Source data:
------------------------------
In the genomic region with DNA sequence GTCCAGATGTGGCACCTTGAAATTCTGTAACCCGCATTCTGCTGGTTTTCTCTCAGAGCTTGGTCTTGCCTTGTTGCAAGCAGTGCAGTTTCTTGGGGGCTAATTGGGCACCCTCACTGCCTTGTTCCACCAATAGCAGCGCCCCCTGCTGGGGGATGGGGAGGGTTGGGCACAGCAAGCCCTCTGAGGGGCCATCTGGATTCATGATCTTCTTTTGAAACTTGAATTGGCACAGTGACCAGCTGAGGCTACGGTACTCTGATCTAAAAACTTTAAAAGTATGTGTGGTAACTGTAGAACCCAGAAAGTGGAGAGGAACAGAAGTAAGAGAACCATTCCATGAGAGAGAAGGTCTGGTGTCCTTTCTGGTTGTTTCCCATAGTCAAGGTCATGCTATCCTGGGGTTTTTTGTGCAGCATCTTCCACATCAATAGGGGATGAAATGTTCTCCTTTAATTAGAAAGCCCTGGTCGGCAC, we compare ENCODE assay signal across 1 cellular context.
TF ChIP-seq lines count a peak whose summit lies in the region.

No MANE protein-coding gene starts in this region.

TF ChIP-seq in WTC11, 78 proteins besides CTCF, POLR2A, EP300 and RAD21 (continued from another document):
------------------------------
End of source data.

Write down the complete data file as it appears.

In the genomic region with DNA sequence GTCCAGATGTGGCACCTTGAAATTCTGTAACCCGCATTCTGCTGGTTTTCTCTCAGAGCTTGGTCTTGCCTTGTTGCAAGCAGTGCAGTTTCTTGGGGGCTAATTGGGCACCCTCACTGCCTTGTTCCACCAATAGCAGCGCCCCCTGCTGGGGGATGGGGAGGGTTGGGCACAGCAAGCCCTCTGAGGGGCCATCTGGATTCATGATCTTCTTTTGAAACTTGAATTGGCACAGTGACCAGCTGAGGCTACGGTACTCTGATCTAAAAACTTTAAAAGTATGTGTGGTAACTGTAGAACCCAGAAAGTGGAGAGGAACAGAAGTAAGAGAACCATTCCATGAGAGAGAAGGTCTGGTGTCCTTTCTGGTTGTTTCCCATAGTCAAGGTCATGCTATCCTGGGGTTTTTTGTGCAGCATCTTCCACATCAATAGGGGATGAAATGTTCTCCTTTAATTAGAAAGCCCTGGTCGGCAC, we compare ENCODE assay signal across 1 cellular context.
TF ChIP-seq lines count a peak whose summit lies in the region.

No MANE protein-coding gene starts in this region.

TF ChIP-seq in WTC11, 78 proteins besides CTCF, POLR2A, EP300 and RAD21 (continued from another document):